Jonathan’s original plan had featured an inconspicuous farm with invisible security.  He didn’t want a wall around an opulent mansion.  All that went by the wayside as exceptional drought and extreme weather ravaged farms across the heartland of the US, forcing Jonathan to accelerate his operation.  He had planned from the beginning to grow underground with geothermal and photovoltaic energy driving a state of the art hydroponic operation.  There was also to be a traditional above ground farm with organic crops and grass-fed animals.  The latter part of the plan had been almost completely unraveled by drastic climate changes.

Making matters worse, flooding, drought and a variety of nuclear and non-nuclear contamination disasters around the world caused a massive food shortage nearly overnight, leaving over 5 billion people with less than adequate food and water provisions, 3 billion (conservatively) of whom are starving to death.  “There can be no law without the basic necessities of life,” Jonathan told McAllen in one of his many pledge drives to ramp up the operation.

McAllen Byrd had gone by “Mac” his entire life and took his own reputation as a bottom-line cowboy in the oil and weapons industries with a parodical seriousness.  He liked that Jonathan had a patent pending on his farming model with the long-term plan of licensing it out to create a network of sustainable farms capable of feeding most or even all of North America.  It was Jonathan who had steered Mac toward sustainable energy, a move that would never be as profitable as oil in its halcyon days but had been good business and landed the two of them on the cover of Texan Magazine, which appears at one point during an expositional montage on the center stage monitor, providing the audience with additional background.  The wide-angle cover photo shows father and son as benevolently imposing with mischievous smiles, giving “thumbs up” near the bottom of the frame.  Jonathan’s thumb is green while Mac’s is painted red, white and blue in oblique reference to the iconic American Pie album art.  “The Byrd Boys Reinvent the American Farm and Themselves.”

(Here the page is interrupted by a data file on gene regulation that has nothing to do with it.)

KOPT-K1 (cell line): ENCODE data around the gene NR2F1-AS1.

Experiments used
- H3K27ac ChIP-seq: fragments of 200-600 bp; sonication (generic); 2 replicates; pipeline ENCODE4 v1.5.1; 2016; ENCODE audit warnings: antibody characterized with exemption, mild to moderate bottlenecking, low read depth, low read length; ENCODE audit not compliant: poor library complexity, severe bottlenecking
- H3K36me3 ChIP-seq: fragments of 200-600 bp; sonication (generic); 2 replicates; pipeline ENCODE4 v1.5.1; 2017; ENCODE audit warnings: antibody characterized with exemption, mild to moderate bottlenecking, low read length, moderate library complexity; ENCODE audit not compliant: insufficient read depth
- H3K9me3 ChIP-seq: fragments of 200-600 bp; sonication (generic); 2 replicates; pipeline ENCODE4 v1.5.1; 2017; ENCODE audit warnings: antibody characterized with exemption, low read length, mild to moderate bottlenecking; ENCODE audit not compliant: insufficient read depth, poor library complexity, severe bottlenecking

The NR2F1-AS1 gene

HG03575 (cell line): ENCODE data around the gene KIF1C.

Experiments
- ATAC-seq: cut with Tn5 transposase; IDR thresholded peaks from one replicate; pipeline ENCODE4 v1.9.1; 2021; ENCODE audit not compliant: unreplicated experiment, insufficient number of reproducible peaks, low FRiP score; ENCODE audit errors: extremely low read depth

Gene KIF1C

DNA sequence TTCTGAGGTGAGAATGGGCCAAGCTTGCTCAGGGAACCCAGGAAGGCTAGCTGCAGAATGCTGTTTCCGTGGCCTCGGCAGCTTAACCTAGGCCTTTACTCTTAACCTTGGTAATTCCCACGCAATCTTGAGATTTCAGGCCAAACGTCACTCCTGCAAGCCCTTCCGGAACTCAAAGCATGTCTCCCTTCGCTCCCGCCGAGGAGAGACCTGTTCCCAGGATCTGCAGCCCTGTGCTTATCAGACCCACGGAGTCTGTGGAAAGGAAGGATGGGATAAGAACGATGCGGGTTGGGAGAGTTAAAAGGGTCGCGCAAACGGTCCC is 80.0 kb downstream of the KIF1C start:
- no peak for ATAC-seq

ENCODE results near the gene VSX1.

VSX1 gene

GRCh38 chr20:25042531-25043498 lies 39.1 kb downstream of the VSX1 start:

The PR was nice and the parties were even nicer but Mac’s conditions were never negotiable and once social conditions took a sharp turn for the terrifying, the wall went up simultaneously with a compound for the whole family and Mac exercised final approval on the security team, all of whom came highly recommended by his deep connections in the military-industrial-complex.   The audience knows all this from the Lucasean prologue that rolls up the scrim at the top.

“And we can’t just give them a little food?” Chloe tries one more time.

Jonathan shakes his head.  “I’m sorry, angel.” And he really is.  The audience knows from the effects sequence on the monitor depicting Jonathan’s thought process that he’s visualized possible scenarios involving either some of Kelly’s men or a couple of his partially operational robots carrying food packages to the ramblers.  He got tangled up quickly in the logistics of carefully harvesting the food, preparing it, creating the packages, putting Kelly’s men at risk or trapping the robots at the bottom of the hill if they couldn’t make it back up—that along many other aspects of the plan was an untested gamble and the potential payoff was vague at best.  “Please trust daddy when I tell you we can’t afford to do that.”

“Would you do it if grandpa wasn’t here?”

Jonathan rolls his eyes and cracks a smile.  His little girl is too sharp.  “Yes.  I’m doing what I know is the best thing, angel.  I mean it.  But you’re right that grandpa would probably do the same thing.”

There’s a tap on the door.  Jonathan finds Kelly standing across the hallway, deliberately keeping himself out of earshot.  The two men aren’t crazy about each other but Kelly’s a total pro and Jonathan knows that.  There’s a level of respect.

“Sir,” Kelly calls him, “I’m sorry to interrupt but we need you downstairs.”

Jonathan nods.  He backs into Chloe’s and lets her know he’s sorry to end their conversation.  He’ll come back in a little while he tells her.

He follows Kelly down the hall a ways before speaking.  “What’s going on?”

“Morris got an angle into one of the truck windows.”  Kelly tells him.  “These people have considerable munitions.  We should discuss action.”

They’re on the circular staircase descending toward the entrance.  Jonathan stops on a middle stair and looks up at Kelly.  “What do you have in mind?”

“The ramblers appear to have at least one grenade launcher, sir.  In my opinion they’re already too close.  I feel we should back them up.”

“And you have a means of doing that?”

“Several.”  Kelly’s started down the stairs again without waiting for Jonathan.  “Follow me.”